Uber’s self-driving cars begins pilot, thanks to an Israeli’s startup

Uber paid $680 million for the acquisition of the startup Otto, which has developed technology allowing self-driving big rigs and co-founded by an Israeli, and has announced that driverless rides are about to be offered in Pittsburgh.

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Uber passengers in Pittsburgh will be able to summon rides in self-driving cars with the touch of a smartphone button in the next several weeks. Uber also announced the acquisition of a self-driving startup called Otto (“Car” in Hebrew), co-founded by Israeli Lior Ron, that has developed technology allowing big rigs to drive themselves.

With the acquisition of Otto, Uber gets a fast infusion of self-driving expertise, including Otto co-founder Anthony Levandowski, one of the founding fathers of autonomous technology. According to estimates, Uber paid $680 million for Otto.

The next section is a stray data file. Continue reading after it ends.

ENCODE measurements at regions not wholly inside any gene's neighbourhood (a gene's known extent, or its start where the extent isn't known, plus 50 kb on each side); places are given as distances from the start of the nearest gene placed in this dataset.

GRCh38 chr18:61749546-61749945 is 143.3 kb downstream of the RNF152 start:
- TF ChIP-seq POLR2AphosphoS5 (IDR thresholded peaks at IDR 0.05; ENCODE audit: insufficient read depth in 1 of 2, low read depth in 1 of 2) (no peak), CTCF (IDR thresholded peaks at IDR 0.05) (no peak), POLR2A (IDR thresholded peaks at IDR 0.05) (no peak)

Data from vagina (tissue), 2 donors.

The high-tech ride-hailing company said Thursday that an unspecified number of autonomous Ford Fusions with human backup drivers will pick up passengers just like normal Uber vehicles. Riders will be able to opt in if they want a self-driving car, and rides will be free to those willing to do it, spokesman Matt Kallman said.

 

 

Uber, which has a self-driving research lab in Pittsburgh, has no immediate plans to deploy self-driving cars beyond the Pittsburgh experiment. But its CEO, Travis Kalanick, has said the ride-sharing company’s future—indeed, the future of all transportation—is driverless.

“When there’s no other dude in the car, the cost of taking an Uber anywhere becomes cheaper than owning a vehicle. So the magic there is, you basically bring the cost below the cost of ownership for everybody, and then car ownership goes away, ” Kalanick said at the Code Conference in 2014, shortly after Google unveiled its self-driving car prototype.

AP & Sagi Cohen

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